Rhubarb has been known in the UK for 500 years or more.  Its root originally came from Siberia, and it was imported for medicinal purposes (it has astringent, laxative, purgative and anti-parasitic properties, as well as aiding bile flow).  Mrs Beeton mentions it as relatively little-known plant, and the first recipes using it date from the late 18th century.

Here in the UK, the best forced rhubarb is grown in Yorkshire.  Forced rhubarb, or early-season rhubarb, is grown under cover, at a constant (high) temperature.  Natural light spoils the appearance of its leaves, so it is harvested by hand by candlelight.

Early-season rhubarb is acidic in its raw state, and requires cooking and the addition of sugar to make it palatable.  Its leaves are toxic due to the high oxalic acid content, so discard before preparing your rhubarb.  It is rich in potassium, as well as calcium and vitamin C.

Rhubarb is generally used as a fruit, although it is by definition a vegetable related to sorrel and buckwheat family.  It is often used for puddings and sweet foods, and makes a popular crumble filling.  It also makes a fantastic syrup to use for martinis.

Rhubarb Martini

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To make the syrup, we used Hugh Fearnley-Whittingstall’s recipe in The River Cottage Year, doubling up on the quantities, as it can last for several weeks in a sealed jar in the fridge.

    • 1 kilo British rhubarb
    • juice of 4 blood oranges
    • 8 tablespoons sugar
  1. Rinse and chop rhubarb roughly
  2. Add to pan with juice of 4 blood oranges, as well as 4 tablespoons of sugar
  3. Simmer rhubarb for ten minutes or so until tender
  4. Strain syrup into jar
  5. Leave to cool and refrigerate

IMG_1417For the martini, use 1 part rhubarb to 4 parts vodka.  We used Chase Vodka, which is British.  Serve with 2 inch stick of raw rhubarb to garnish.  Watch out though, these are lethal!

We kept the rhubarb and blood orange pulp post-straining, and this compote can be used to tart up a breakfast porridge, or served as an accompaniment to oily fish (we like it with grilled mackerel).

Rhubarb CrumbleIMG_1409

Preheat oven to 180ºC

Crumble Filling

  • 1 kilo British rhubarb
  • Zest and juice of 1 orange
  • Juice of 1 lemon
  • Inch of ginger root, peeled and grated
  • 6 cloves
  • 175g golden caster sugar
  • 2 tbsp of water

Crumble ToppingIMG_1367

  • 225g ground almond
  • 225g coconut sugar
  • 112g porridge oats
  • 110g butter (room temperature)
  • 1 tsp baking powder
  1. For filling, mix together sugar, zest, juice, ginger, cloves and add to 2 tbsp water
  2. Rinse and chop rhubarb into 2 cm pieces
  3. Pour sugar and juice mixture over rhubarb, and add to oven-proof dish
  4. To make topping, mix together ground almonds, baking powder and porridge oats
  5. Rub butter into mixture
  6. When combined, add sugar and combine again with hands
  7. Top crumble filling with topping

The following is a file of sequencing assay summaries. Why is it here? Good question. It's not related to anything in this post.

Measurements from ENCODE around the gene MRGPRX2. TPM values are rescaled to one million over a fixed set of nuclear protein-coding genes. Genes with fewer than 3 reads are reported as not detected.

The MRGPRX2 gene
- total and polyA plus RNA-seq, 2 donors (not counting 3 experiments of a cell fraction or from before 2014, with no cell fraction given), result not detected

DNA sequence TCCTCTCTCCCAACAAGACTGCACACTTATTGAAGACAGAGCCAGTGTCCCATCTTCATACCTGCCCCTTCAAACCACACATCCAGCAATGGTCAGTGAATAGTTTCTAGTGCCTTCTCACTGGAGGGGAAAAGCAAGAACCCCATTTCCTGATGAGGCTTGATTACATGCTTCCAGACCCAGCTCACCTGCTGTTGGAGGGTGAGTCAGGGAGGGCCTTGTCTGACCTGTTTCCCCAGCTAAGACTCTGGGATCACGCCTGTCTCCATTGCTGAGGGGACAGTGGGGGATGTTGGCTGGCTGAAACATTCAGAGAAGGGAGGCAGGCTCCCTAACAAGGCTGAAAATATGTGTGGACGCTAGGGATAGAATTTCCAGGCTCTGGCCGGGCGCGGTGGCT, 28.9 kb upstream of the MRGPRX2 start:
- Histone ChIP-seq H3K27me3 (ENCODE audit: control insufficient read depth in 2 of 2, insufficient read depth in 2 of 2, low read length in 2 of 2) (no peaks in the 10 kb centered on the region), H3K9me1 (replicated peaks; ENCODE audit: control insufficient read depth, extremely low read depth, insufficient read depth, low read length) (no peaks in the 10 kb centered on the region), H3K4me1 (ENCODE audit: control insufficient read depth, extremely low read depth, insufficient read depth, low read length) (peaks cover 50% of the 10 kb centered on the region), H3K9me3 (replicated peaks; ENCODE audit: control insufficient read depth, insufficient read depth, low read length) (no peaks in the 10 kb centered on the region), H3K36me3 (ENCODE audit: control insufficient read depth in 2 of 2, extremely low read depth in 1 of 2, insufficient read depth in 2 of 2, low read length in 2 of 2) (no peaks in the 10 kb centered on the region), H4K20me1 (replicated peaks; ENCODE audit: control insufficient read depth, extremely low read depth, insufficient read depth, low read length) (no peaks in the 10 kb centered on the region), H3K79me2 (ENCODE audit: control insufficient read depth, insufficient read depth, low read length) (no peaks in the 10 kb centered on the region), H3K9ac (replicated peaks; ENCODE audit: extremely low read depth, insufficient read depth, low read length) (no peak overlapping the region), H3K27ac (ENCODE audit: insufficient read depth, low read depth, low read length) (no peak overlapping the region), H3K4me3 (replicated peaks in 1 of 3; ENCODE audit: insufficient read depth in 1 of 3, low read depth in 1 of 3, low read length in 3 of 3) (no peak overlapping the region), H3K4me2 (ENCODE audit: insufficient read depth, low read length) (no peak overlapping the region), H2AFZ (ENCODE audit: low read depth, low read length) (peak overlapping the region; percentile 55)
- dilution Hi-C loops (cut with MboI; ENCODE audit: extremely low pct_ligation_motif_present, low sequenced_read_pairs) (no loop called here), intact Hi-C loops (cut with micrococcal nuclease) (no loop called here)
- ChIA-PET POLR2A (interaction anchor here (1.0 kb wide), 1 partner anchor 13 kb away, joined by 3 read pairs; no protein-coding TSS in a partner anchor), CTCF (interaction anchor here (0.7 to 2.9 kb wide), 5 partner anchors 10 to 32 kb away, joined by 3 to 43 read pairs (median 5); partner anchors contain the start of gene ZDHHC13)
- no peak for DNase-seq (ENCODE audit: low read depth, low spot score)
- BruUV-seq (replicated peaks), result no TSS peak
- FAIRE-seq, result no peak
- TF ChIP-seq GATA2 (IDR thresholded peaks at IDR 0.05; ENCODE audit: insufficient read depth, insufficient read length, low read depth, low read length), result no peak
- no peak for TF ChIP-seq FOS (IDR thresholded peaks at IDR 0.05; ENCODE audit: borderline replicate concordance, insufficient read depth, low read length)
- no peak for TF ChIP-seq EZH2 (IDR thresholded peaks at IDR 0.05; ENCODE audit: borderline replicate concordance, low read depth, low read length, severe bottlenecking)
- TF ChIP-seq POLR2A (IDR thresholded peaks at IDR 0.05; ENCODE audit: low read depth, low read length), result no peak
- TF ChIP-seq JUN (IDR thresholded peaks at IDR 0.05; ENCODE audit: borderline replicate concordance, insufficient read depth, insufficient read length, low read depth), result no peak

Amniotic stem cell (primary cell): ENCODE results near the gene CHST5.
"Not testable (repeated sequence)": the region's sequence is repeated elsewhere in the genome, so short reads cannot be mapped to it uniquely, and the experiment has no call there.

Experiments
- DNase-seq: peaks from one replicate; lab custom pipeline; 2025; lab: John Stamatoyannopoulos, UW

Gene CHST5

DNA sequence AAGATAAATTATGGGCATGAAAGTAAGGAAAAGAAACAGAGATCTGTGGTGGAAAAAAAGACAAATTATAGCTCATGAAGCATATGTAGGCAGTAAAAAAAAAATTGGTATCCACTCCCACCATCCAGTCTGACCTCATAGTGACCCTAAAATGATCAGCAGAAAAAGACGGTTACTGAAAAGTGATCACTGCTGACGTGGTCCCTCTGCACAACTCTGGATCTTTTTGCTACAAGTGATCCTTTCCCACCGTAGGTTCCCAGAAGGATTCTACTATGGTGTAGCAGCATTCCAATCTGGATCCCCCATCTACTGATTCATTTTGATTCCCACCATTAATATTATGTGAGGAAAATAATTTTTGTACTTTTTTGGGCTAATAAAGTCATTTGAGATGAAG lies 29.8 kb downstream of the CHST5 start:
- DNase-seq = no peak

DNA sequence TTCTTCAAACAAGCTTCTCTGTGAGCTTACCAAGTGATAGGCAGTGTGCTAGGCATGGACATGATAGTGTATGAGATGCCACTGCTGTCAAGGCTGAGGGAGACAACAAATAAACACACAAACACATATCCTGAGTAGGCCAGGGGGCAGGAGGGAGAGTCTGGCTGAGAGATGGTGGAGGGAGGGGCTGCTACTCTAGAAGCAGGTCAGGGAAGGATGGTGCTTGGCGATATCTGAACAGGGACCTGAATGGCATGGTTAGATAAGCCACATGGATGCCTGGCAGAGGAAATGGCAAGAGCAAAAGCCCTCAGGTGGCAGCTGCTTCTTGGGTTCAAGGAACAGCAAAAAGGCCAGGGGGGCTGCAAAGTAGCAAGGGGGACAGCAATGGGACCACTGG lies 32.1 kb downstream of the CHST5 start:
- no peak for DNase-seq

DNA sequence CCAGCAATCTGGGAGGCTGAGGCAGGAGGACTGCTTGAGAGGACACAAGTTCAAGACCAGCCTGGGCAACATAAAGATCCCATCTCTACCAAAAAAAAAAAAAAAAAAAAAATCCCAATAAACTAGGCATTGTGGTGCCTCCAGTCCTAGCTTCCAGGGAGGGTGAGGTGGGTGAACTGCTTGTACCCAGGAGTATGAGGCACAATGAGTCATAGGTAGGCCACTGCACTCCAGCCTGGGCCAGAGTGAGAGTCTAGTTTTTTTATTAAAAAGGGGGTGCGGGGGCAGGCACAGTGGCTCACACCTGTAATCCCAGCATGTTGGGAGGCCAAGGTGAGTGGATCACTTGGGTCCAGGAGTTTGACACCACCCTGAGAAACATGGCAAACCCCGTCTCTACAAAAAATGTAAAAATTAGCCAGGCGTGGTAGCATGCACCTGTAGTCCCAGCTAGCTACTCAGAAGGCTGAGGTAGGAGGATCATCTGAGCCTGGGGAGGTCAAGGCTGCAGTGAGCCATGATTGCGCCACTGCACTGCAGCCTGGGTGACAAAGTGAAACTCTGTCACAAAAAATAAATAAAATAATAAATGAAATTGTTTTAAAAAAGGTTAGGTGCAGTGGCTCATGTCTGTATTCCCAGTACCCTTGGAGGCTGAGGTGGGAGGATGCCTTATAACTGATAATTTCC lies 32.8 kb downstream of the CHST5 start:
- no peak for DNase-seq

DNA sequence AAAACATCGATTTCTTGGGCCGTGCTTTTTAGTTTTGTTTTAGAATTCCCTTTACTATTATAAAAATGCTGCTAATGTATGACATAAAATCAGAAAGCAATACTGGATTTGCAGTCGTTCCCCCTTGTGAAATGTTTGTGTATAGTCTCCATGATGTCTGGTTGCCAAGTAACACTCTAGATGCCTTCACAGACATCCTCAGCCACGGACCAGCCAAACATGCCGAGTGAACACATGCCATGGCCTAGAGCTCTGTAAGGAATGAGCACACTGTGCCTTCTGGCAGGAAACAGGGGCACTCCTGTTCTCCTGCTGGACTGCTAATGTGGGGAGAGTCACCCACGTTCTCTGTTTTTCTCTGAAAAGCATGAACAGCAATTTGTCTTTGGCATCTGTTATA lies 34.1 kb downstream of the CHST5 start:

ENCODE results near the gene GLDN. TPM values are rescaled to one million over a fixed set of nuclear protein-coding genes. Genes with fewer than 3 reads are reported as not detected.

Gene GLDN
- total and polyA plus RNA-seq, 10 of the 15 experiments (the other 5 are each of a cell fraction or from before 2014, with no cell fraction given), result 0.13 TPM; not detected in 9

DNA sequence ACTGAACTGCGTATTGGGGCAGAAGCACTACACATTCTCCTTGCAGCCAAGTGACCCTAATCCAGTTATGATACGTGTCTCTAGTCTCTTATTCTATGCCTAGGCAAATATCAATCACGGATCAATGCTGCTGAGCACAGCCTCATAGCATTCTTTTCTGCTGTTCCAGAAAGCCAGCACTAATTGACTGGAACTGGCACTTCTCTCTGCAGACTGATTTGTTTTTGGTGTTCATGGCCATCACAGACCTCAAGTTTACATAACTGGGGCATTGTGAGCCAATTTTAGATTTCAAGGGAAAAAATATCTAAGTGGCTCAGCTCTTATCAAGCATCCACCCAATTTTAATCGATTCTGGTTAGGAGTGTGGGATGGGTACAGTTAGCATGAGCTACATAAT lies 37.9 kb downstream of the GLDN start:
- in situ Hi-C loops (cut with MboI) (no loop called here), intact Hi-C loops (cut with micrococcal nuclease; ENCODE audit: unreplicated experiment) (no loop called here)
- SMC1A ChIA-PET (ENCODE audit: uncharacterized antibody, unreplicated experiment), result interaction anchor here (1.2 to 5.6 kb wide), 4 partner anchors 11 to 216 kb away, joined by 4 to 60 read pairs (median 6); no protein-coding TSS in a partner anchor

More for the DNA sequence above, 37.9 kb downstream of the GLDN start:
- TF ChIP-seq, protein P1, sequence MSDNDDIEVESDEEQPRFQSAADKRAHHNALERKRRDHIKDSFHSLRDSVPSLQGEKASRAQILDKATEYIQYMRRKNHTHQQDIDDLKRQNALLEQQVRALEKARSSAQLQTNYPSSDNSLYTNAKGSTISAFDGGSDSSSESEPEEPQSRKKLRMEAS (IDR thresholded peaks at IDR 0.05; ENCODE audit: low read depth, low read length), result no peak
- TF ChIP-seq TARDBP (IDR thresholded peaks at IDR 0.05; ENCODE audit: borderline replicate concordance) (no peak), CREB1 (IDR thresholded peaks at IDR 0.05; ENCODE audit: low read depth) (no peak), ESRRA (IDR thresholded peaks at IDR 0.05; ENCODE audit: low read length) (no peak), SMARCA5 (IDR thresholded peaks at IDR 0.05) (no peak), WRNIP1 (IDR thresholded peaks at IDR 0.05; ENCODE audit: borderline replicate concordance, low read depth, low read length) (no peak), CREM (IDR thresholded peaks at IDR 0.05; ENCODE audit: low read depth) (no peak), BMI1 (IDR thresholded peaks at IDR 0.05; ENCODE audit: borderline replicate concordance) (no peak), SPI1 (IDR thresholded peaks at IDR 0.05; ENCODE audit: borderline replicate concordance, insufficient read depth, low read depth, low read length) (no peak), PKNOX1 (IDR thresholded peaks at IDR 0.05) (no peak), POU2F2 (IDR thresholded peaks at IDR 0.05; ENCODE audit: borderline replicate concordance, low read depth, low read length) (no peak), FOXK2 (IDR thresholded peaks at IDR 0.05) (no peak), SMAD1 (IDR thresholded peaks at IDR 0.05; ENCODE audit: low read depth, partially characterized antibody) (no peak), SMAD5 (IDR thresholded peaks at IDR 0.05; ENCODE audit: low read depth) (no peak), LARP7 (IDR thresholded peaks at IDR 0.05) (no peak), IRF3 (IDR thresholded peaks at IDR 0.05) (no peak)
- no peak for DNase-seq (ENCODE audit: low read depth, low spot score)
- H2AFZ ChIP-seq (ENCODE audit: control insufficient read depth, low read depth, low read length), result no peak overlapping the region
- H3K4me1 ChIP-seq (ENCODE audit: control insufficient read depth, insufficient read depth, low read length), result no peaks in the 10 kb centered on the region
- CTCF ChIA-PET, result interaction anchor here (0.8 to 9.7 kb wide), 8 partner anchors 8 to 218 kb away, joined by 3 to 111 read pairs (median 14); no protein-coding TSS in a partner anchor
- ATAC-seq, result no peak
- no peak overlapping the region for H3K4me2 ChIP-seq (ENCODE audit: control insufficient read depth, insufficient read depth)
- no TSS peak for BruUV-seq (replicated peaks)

8. Cook for 45 minutes at 180º C, until bubbling and golden
  9. Serve piping hot, with custard or cream

Blood Orange and Rhubarb Tart

Preheat oven to 180º C.

Pastry:

Filling:

  • 600ml rhubarb and blood orange syrup (see above)
  • juice of 1 blood orange
  • zest of 2 blood oranges
  • 180g caster sugar
  • 6 egg yolks, beaten
  • 150ml double cream
  • 2 tbsp icing sugar

Pastry Case:

  1. Roll out pastry to fill 20cm tart tin; trim edges with sufficient overhang to allow for shrinkage
  2. line pastry with baking parchment,  fill with baking beads and chill for about 20 minutes
  3. blind bake for about 15 minutes until golden
  4. remove parchment paper and beans and return to oven for 5 minutes
  5. trim pastry case again flush with tin (ie remove overhang) and leave to cool
  6. Reduce oven temperature to 100ºC

Filling:

  1. Reduce rhubarb and blood orange syrup to about 170ml, and cool.  This will intensify the flavour and thicken the mixture.
  2. Beat orange juice and zest with sugar and egg yolks.
  3. Add double cream
  4. Add cooled syrup

Tart:

  1. Put pie case on oven shelf, add filling carefully up to rim of pie case and slide shelf back with care
  2. Bake at 100º C for about 30 minutes, until filling is set but still soft
  3. Turn off oven and leave tart to cool until set firmly
  4. Cool, then chill
  5. Sift half of icing sugar on top of the tart, caramelise with blow torch, allow to cool, then add rest of icing sugar, and caramelise with blow torch again
  6. Leave to cool and refrigerate until ready to serve
  7. Serve with creme fraiche or clotted cream

IMG_1434This tart was amazing.  The blowtorch creates a Crème brûlée texture to the top of the tart that works really well with the rhubarb and the blood orange.  If anything, the tart filling was perhaps a little too wobbly – it may need the addition of one more egg yolk, but in all honesty, I liked the texture and for me felt it worked well with the brûléed top.  And it went fantastically with a glass of Sauternes.  IMG_1437